There are many in the professional investment community who seem to be misinterpreting both the intent and effectiveness of the Fed's Quantitative Easing strategy. As a result these folks are discounting and denying the current bull market. In the past few months you've probably heard somebody say or read a similarly-worded headline-"Is this rally for real?" What do these people mean by that?
What they really mean is probably closer to "How long can this rally continue?" or "Wait- the Dow is where? How did that happen??" The implication is that Ben Bernanke and his team of interns are churning out crisp hundred dollar bills by the truckload via caffeine-fueled all-nighters at the Federal Reserve's printing press headquarters. Aren't asset prices simply adjusting upwards until all the new bills have found their proper homes? Very little consideration is being given to the positive side effects, aside from just asset price inflation, of Quantitative Easing.
Quantitative Easing with Mrs. Fields
It's not quite as simple as some of the Fed-haters would have you believe. We hear about home sales ticking higher, companies reporting record profits, unemployment gradually sliding down to somewhat acceptable levels. The quick retort of "Yeah, but they're just printing money, none of this demand is legit" argument is both ignorant and binary. It's like hearing Mrs. Fields report record quarterly sales and spouting off "Nobody's spending money on stuff like that anymore, she's probably eating all those cookies herself and fudging the numbers!"
Is it possible that Ben Bernanke and his Quantitative Easing strategy are having the desired effect and some of us just don't like it? Is it possible that the reason some of us don't like it is because it's not helping them as much as it's helping everybody else?
Let's face it - things have not gotten better for everyone. There are those unfortunate who lost jobs/income over the past five years and still struggle with un- and under-employment. It has been brutal for some of these families. I know many who have been forced to downsize, relocate, reinvent themselves, and in some cases it still hasn't been enough. Having been in asset management for the past ten years, I have certainly taken my share of lumps. But I absolutely refuse to believe that we are not on the right side of this swinging pendulum.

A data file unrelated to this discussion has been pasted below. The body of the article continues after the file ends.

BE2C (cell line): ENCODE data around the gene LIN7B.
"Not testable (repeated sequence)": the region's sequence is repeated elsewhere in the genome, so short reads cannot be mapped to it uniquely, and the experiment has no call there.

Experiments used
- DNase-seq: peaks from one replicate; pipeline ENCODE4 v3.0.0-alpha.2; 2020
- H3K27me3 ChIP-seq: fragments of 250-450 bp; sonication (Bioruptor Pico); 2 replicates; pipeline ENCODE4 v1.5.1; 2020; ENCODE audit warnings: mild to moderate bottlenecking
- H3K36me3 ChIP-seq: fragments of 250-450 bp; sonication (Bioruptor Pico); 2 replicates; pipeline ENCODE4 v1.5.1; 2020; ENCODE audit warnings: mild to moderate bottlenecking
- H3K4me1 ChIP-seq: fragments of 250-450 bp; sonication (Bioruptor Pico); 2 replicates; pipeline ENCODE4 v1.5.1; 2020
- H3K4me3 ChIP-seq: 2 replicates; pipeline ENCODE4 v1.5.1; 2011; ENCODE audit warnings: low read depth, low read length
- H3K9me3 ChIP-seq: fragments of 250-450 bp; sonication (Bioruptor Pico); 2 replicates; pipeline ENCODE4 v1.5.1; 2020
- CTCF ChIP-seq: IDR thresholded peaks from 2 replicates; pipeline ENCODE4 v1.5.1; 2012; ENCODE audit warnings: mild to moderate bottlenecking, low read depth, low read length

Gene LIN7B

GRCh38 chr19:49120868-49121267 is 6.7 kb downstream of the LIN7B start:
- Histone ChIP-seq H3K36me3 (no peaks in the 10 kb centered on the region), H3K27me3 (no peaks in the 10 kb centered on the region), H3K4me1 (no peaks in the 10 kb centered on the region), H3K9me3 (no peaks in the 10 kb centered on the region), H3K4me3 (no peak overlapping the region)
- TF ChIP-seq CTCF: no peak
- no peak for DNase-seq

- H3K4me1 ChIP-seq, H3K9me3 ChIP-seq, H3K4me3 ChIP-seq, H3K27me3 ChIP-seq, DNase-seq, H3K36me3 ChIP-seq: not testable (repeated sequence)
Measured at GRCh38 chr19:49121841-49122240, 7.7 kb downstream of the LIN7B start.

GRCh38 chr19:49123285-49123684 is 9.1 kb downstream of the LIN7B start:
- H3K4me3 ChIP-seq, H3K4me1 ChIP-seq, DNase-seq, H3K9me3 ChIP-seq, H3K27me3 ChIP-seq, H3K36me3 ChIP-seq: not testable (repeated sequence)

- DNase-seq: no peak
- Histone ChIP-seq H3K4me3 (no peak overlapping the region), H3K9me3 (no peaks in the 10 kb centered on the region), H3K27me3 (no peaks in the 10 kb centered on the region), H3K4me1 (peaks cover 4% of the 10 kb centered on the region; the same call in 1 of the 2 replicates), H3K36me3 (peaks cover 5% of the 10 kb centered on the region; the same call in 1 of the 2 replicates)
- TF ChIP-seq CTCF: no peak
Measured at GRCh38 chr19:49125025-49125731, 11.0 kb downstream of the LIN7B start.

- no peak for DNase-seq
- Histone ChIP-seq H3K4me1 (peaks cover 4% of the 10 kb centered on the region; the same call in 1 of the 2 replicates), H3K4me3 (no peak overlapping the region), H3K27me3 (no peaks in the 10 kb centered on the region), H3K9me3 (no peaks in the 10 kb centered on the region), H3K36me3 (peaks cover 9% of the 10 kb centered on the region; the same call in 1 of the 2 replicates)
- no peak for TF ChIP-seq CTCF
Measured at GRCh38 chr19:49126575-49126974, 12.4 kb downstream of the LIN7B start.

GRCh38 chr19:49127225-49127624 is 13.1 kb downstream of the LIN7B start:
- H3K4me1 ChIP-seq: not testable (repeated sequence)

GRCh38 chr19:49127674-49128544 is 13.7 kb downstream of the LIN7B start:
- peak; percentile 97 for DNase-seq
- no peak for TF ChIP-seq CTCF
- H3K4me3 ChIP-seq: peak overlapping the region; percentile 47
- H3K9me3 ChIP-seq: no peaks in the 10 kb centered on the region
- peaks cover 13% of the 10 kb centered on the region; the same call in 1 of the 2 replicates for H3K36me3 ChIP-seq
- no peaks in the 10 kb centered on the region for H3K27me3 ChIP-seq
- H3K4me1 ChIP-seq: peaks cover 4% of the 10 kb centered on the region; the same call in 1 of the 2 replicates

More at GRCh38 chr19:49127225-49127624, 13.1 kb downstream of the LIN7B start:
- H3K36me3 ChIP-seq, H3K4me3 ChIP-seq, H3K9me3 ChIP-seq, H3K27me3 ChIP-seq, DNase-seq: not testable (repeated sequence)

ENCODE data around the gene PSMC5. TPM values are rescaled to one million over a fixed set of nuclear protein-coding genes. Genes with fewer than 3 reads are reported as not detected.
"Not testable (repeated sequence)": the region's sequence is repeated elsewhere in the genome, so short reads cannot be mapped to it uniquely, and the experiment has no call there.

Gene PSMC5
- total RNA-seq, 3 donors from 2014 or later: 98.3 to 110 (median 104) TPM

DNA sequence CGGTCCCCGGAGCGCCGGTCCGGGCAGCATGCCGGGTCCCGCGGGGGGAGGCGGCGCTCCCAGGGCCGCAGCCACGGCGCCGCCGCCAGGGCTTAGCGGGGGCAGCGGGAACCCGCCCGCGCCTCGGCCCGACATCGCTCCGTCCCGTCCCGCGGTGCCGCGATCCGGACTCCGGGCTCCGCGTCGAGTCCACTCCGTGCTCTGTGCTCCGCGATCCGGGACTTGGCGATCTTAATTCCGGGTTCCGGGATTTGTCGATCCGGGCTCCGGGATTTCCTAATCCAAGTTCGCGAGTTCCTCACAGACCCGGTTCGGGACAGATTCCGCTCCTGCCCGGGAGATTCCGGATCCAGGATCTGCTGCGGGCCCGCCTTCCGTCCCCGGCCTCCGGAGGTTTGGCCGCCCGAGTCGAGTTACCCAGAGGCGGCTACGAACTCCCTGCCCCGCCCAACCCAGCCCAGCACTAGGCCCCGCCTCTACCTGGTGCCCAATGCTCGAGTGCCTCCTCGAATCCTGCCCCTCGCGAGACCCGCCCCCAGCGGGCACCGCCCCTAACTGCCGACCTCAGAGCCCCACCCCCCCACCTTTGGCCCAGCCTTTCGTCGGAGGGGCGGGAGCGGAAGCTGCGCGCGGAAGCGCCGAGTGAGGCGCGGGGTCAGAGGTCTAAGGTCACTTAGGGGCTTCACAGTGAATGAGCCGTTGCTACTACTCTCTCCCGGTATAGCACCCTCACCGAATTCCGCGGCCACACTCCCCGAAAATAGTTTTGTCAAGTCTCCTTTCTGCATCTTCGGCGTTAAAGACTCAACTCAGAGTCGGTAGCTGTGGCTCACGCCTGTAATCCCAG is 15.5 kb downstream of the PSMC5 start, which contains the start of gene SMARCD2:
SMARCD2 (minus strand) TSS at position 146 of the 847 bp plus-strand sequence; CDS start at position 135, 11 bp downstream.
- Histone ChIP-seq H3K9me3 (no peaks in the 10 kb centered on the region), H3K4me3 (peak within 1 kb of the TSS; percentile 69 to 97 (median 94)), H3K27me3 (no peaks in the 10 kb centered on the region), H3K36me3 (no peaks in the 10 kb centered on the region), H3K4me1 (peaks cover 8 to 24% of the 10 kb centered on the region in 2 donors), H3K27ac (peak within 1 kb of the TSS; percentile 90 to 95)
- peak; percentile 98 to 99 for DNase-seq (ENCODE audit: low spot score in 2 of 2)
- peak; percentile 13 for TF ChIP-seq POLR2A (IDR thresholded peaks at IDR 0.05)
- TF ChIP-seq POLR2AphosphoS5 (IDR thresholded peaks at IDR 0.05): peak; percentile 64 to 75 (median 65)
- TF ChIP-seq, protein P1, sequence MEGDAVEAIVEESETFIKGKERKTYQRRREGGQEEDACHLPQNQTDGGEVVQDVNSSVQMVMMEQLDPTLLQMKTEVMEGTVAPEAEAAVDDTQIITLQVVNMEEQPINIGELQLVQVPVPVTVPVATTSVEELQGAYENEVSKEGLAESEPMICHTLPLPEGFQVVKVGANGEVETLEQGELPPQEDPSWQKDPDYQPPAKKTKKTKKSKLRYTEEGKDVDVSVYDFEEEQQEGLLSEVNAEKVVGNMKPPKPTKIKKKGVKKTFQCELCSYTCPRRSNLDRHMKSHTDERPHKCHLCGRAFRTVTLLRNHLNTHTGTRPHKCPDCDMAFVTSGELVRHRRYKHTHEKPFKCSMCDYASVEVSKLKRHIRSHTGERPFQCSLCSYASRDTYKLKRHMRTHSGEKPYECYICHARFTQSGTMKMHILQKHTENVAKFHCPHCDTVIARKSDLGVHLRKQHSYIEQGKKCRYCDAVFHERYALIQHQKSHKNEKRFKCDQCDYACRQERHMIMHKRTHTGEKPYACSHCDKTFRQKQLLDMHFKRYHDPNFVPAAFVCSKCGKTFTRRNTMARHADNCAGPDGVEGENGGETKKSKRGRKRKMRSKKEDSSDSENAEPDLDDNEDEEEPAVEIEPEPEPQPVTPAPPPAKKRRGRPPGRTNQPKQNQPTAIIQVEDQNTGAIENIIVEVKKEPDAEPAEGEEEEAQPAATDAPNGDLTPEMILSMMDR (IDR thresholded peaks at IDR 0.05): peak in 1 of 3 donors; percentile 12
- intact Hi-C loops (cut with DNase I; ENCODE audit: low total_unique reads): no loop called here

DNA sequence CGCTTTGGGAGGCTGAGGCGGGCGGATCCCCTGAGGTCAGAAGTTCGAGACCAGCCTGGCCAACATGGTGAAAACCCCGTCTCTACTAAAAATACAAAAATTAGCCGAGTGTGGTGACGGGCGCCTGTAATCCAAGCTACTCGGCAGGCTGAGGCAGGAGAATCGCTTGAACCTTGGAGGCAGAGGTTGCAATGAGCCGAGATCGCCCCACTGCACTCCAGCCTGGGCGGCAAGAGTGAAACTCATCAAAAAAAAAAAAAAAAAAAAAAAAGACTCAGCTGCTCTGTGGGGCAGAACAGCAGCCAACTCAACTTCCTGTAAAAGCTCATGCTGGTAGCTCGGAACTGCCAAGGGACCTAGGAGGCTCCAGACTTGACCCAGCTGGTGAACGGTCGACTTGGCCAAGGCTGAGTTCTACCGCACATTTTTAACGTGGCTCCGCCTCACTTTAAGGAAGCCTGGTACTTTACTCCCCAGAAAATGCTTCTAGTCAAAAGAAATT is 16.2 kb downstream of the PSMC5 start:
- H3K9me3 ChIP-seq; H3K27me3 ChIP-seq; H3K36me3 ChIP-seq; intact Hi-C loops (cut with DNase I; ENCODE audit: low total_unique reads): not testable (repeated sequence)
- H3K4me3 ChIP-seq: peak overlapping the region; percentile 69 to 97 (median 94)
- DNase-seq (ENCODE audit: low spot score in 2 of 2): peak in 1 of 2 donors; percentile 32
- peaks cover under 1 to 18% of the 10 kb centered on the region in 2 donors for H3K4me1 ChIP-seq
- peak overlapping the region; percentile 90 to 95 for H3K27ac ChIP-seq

The Curious Case of Benjamin Bernanke
The case we are talking about has nothing to do with Ben Bernanke aging, or aging in reverse, but it does have to do with our country's aging population.
Low interest rates discourage individuals from saving but encourage lending, spending, and investment (good for economic growth). According to some of the most catchy headlines, however, QE is working much to the detriment of our aging baby boomer generation. Retirees counting on interest and bond coupon payments to meet their income needs lose out from low interest rates, right? I'm not so sure….
Another by-product of falling interest rates is appreciation in fixed income assets. Over the past two decades bond prices have appreciated dramatically as interest rates have fallen.
Below is a chart reflecting the downward trend in yield (and therefore upward trend in price) on the 30-year Treasury Note. Keep in mind that many factors - duration, credit quality, call features (to name a few) - influence the prices of bonds in your portfolio.
Let's say twenty years ago you built a run-of-the-mill bond portfolio - made up of Treasury Bonds, Government Agencies, High Grade Corporate Debt, and even throw in some Junk (High Yield) for good measure. At that time the 30-year Treasury was about 7%. Since then, some of your bonds have matured and others have been called; others, though, are trading well above what you paid. I think it is reasonable to assume that such a portfolio has appreciated by 20% over the past twenty years. Now that rates have moved and some of your bonds have been called, you are faced with the unfortunate reality of reinvesting any new money at much lower rates - in some cases it's not much better than holding cash.
But let's be honest, haven't you made out like a bandit? If your bonds have gained in value by 20% you've got four years' worth of interest payments sitting in your account. Sure, it's not spinning off the same interest income today as it once was - but just because it doesn't show up in your mailbox in the form of a monthly check doesn't make it worth less, does it? Can't you take your profits (sell those bonds), use your gains as you see fit, and gradually dip your toes back into the fixed income waters when rates start to rise again? Fixed income investors really ought to be thanking Mr. Bernanke, taking the unexpected appreciation in their bond portfolios to the bank (or supermarket/pharmacy).
"Yeah, but I don't want to pay taxes on those gains…."
Okay, then don't do it. Or perhaps you can take a loss elsewhere in portfolio to offset the gain. Or maybe you have tax loss carry forwards from years past. Or maybe there is yet another way to adapt to changing circumstances….
So that's all well and good, but, Is this rally for real? Can we really go higher from here? Yes, absolutely. Until we see even modestly attractive prospects in the bond market or elsewhere, TINA (There Is No Alternative).
Have a great week!